Blogs selected for Week December 16 to December 22, 2019 -



1. Guest Post: Interesting Versus True? Measuring Transparency and Reproducibility of Biomedical Articles

Much time has been spent thinking about honing the results published in scientific papers toward the interesting. Studies with short titles get more newspapers interested; studies about coffee or wine are the superstars of Twitter. But in reality, most science is not so flashy. Studies frequently take years to complete and represent careful work by scientists, which, when well considered, provides us with very important insights about the world we live in, as well as solutions to global problems from climate change to disease. This guest post, by Anita Bandrowski and Martijn Roelandse, in the Scholarly Kitchen Blog, highlights some of the challenges – and opportunities – of evaluating the quality of research rather than its impact.

The Blog post says (quote): We also looked at whether there is any correlation between a journal’s Impact Factor and the research quality of the articles it publishes based on its SciScore. SciScore scoring ranges from 1 to 10, where a score of 5 means that authors addressed 50% of the expected rigor criteria. Based on a comparison of the 2018 JIF with the average SciScore from the same journals over the same time, as shown below, we were surprised to find that the two measures are completely uncorrelated........... (Unquote)

The full entry can be read: Here.

2. From hermits to celebrities – How social media is reshaping academic hierarchies and what we can do about it.

By adopting social media in increasing numbers, academics have also bought into the dynamics of social media celebrity. In this post in the LSE Impact Blog, Mark Carrigan, reflects on the impact of the attention economy on academia and how attention is often unfairly concentrated on a small number of individuals. Taking this into account, he argues that well edited multi-author outlets can play an important role in distributing online attention in a more equitable fashion.

The Blog post says (quote): Publishing projects creating platforms for academics to have access to established audiences have a crucial role to play here. There are examples which cross disciplines such as The Conversation and the group of LSE blogs. But perhaps the most interesting examples have a smaller audience and/or a narrower focus than this. Examples from my own discipline include The Sociological Review, Discover Society, Everyday Sociology and The Society Pages. I read blogs like The Disorder of Things and Critical Legal Thinking from adjacent disciplines. There will be examples from your own disciplines which I am unfamiliar with. These multi-author spaces have different intentions and different audiences, reaching out beyond a narrowly academic readership to varying degrees. But they are examples of a proliferation of outlets which enable academics to publish online and ensure a readership........... (Unquote)

The full entry can be read: Here.

3. Can an open research statement drive best practice?

The University of Reading published an institutional Statement on Open Research in January 2019. It was expected that this initiative would encourage best practice and help to establish a flourishing open research (OR) culture. Robert Darby and Karen Rowlett, in their post in the jisc Blog, discuss this initiative, which began with a consensus that open research was more than just open access (OA) and data sharing; that it was a matter of growing importance for a publicly funded research organisation.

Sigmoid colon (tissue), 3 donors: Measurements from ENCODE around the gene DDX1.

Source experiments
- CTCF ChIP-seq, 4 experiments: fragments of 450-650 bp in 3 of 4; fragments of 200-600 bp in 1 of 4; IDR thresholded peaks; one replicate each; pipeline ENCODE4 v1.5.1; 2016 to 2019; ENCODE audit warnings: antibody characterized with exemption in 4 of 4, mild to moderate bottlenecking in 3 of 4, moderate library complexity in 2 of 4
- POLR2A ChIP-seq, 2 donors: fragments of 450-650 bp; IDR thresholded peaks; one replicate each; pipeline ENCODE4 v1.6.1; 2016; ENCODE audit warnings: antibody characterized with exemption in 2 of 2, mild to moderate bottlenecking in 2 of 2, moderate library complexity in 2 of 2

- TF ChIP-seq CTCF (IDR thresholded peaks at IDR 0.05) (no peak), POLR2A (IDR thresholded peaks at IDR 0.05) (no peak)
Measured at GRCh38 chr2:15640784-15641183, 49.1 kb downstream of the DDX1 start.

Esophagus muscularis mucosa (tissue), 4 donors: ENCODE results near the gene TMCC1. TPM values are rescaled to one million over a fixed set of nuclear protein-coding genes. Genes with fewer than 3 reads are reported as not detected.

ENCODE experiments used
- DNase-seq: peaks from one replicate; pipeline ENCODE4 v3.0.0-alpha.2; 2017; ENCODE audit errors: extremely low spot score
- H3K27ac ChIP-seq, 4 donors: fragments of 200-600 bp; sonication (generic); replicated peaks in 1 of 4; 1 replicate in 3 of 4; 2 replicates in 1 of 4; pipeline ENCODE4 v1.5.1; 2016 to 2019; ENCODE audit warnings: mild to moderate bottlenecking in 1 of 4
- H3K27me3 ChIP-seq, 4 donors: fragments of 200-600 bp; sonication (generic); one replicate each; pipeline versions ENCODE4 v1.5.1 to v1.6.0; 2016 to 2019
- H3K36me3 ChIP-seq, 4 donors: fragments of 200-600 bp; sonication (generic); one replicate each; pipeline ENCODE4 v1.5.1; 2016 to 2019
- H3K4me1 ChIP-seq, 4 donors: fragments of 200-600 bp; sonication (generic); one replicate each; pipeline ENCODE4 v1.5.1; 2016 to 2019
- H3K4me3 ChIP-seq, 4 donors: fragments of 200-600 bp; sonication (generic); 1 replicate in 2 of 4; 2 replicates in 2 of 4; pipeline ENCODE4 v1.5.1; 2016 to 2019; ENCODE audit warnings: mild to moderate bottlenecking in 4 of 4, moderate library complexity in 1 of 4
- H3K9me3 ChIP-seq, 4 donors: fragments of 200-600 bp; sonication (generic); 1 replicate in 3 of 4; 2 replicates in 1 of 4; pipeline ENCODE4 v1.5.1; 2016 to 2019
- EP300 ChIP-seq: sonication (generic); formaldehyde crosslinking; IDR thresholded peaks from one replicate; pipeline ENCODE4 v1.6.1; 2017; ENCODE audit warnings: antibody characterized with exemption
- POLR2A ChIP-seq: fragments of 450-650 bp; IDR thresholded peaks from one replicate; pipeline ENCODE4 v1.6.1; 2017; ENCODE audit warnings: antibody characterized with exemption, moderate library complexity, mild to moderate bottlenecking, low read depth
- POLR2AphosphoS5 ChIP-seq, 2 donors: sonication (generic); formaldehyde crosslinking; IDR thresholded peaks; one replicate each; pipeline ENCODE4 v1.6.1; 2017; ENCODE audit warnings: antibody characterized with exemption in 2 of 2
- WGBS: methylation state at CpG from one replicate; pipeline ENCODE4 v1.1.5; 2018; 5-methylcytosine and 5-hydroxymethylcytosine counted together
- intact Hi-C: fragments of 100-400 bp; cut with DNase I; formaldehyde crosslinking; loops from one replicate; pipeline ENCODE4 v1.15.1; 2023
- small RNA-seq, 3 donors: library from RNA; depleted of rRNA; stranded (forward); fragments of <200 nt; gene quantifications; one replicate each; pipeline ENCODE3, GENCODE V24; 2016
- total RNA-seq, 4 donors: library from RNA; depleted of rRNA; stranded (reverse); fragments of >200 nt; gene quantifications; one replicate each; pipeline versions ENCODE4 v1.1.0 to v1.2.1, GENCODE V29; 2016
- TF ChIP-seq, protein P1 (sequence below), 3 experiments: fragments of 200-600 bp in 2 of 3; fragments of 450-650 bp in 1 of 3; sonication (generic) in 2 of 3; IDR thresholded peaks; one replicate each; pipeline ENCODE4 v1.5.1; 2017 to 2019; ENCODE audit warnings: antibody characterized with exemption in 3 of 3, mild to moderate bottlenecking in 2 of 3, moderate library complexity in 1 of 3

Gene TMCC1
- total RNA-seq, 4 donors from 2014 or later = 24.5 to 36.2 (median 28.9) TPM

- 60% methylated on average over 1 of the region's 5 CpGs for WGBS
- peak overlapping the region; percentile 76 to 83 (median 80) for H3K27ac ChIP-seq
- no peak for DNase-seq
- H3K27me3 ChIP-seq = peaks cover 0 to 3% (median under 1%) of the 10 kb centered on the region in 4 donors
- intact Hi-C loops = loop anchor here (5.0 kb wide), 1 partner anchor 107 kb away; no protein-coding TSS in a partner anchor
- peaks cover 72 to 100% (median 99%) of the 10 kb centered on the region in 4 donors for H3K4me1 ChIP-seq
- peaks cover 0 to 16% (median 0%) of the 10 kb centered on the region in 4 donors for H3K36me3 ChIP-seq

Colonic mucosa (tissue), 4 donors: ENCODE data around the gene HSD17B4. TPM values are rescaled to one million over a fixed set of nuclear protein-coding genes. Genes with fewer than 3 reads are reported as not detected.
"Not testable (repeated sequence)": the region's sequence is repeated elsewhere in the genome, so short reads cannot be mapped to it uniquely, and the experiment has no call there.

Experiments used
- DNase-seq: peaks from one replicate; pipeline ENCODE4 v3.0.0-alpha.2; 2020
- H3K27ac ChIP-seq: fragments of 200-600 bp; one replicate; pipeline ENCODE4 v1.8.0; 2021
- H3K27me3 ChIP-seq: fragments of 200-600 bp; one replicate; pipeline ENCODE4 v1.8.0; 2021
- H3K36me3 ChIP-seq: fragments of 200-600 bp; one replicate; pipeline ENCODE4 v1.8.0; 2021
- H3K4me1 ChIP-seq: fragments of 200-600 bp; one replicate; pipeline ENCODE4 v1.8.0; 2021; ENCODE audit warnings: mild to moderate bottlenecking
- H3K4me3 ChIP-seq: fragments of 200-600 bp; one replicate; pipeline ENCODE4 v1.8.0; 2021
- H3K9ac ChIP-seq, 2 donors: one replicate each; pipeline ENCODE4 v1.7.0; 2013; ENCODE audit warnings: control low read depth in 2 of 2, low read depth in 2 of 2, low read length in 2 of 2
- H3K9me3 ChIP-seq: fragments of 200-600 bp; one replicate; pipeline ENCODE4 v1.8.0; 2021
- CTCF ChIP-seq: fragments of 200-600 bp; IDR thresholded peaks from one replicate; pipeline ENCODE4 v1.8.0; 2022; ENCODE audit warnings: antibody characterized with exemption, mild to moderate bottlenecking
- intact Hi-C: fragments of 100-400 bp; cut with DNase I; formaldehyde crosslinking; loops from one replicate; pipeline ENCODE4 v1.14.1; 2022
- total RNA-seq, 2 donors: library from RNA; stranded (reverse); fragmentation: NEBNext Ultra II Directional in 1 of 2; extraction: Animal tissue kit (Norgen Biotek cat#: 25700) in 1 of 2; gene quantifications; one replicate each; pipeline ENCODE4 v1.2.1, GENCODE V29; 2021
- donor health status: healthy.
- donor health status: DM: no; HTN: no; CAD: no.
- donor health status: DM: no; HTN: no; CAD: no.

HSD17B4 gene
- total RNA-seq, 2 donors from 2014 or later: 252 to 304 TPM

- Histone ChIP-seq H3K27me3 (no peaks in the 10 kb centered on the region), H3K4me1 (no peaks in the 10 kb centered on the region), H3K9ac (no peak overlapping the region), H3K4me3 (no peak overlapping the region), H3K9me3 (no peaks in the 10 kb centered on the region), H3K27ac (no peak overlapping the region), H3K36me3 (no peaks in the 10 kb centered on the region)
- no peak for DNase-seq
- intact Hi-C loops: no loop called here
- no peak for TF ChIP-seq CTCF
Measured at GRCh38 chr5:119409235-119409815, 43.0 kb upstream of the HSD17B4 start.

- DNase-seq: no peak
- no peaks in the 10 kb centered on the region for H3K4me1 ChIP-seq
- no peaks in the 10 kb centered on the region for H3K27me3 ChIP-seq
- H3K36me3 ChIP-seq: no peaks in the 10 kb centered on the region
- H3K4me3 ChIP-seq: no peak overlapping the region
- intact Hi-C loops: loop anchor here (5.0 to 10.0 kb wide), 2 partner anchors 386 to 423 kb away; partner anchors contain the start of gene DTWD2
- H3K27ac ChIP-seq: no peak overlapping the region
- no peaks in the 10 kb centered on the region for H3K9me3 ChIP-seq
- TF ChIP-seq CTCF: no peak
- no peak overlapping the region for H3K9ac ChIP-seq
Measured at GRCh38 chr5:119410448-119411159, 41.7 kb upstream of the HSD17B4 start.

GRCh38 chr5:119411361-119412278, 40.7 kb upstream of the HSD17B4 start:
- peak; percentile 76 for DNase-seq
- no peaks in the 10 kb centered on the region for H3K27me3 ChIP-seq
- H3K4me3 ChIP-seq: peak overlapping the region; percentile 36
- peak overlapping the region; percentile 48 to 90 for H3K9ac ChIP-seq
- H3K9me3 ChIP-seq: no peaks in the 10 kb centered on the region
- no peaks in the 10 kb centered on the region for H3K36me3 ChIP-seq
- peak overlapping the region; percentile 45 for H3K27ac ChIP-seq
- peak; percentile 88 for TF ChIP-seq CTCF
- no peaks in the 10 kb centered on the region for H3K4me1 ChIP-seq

The Blog post says (quote): Developing our statement in consultation with the research community, we were navigating in uncharted waters. We did not know of any other universities that had issued a substantive OR statement. However, we were aware that Cambridge University was working on an open research position statement, which led to some productive dialogue with Danny Kingsley, at the time deputy director of scholarly communication and research at Cambridge University. We were also inspired by the paper ‘Open science and its role in universities: a roadmap for cultural change’, published by the League of European Research Universities (LERU) in May 2018........... (Unquote)

The full entry can be read: Here.

4. Will the Hybrid Journal Be Transformed by Plan S?

In the “Guidance on the Implementation of Plan S”, cOAlition S committed to “consider developing a potential framework for ‘transformative journals’ where the share of open access content is gradually increased, where subscription costs are offset by income from payments for publishing services (to avoid double payments), and where the journal has a clear commitment to transition to full open access in an agreed timeframe.” In late November, cOAlition S released a draft framework for transformative journals and began a consultation (open for comment until 9:00 CET on January 6, 2020). In this post in the Scholarly Kitchen Blog, Lisa Janicke Hinchliffe, takes a look at how are publishers responding.

The Blog post says (quote): The draft framework for transformative journals reflects this tension. While on the one hand it expands the category of transformative arrangements beyond the transformative agreements option originally outlined to create the transparent journal arrangement, the draft criteria for transformative journals are tightly scoped. Though no formal analysis has been conducted, personally she cannot think of a single journal that would meet these criteria that is not already compliant for authors under another route. Nonetheless, when the transformative journal framework is finalized, it would create an option to aspire to for publishers who wish to offer a transformative route instead of, or in addition to, transformative agreements........... (Unquote)

The full entry can be read: Here.

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